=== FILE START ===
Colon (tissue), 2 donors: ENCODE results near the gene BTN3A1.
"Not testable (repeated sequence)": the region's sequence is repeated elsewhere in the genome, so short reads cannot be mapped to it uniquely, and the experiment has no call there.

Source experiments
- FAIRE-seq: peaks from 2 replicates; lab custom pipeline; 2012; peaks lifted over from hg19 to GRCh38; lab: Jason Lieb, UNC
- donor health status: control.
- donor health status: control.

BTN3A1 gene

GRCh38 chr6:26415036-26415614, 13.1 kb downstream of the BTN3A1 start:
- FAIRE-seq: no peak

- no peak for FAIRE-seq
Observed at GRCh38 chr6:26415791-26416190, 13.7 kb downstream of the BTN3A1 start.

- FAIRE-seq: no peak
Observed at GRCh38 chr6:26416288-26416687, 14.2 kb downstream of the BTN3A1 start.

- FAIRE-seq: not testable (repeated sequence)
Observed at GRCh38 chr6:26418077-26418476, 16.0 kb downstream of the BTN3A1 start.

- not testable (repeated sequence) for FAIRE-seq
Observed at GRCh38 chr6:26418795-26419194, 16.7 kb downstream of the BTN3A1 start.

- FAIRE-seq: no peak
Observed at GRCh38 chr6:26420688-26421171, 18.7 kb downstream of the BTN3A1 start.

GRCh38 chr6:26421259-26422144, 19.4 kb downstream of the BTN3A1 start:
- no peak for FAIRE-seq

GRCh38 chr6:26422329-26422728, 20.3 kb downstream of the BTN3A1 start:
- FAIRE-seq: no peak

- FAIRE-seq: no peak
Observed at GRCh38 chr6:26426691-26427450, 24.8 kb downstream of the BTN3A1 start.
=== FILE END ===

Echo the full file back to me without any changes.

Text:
Colon (tissue), 2 donors: ENCODE results near the gene BTN3A1.
"Not testable (repeated sequence)": the region's sequence is repeated elsewhere in the genome, so short reads cannot be mapped to it uniquely, and the experiment has no call there.

Source experiments
- FAIRE-seq: peaks from 2 replicates; lab custom pipeline; 2012; peaks lifted over from hg19 to GRCh38; lab: Jason Lieb, UNC
- donor health status: control.
- donor health status: control.

BTN3A1 gene

GRCh38 chr6:26415036-26415614, 13.1 kb downstream of the BTN3A1 start:
- FAIRE-seq: no peak

- no peak for FAIRE-seq
Observed at GRCh38 chr6:26415791-26416190, 13.7 kb downstream of the BTN3A1 start.

- FAIRE-seq: no peak
Observed at GRCh38 chr6:26416288-26416687, 14.2 kb downstream of the BTN3A1 start.

- FAIRE-seq: not testable (repeated sequence)
Observed at GRCh38 chr6:26418077-26418476, 16.0 kb downstream of the BTN3A1 start.

- not testable (repeated sequence) for FAIRE-seq
Observed at GRCh38 chr6:26418795-26419194, 16.7 kb downstream of the BTN3A1 start.

- FAIRE-seq: no peak
Observed at GRCh38 chr6:26420688-26421171, 18.7 kb downstream of the BTN3A1 start.

GRCh38 chr6:26421259-26422144, 19.4 kb downstream of the BTN3A1 start:
- no peak for FAIRE-seq

GRCh38 chr6:26422329-26422728, 20.3 kb downstream of the BTN3A1 start:
- FAIRE-seq: no peak

- FAIRE-seq: no peak
Observed at GRCh38 chr6:26426691-26427450, 24.8 kb downstream of the BTN3A1 start.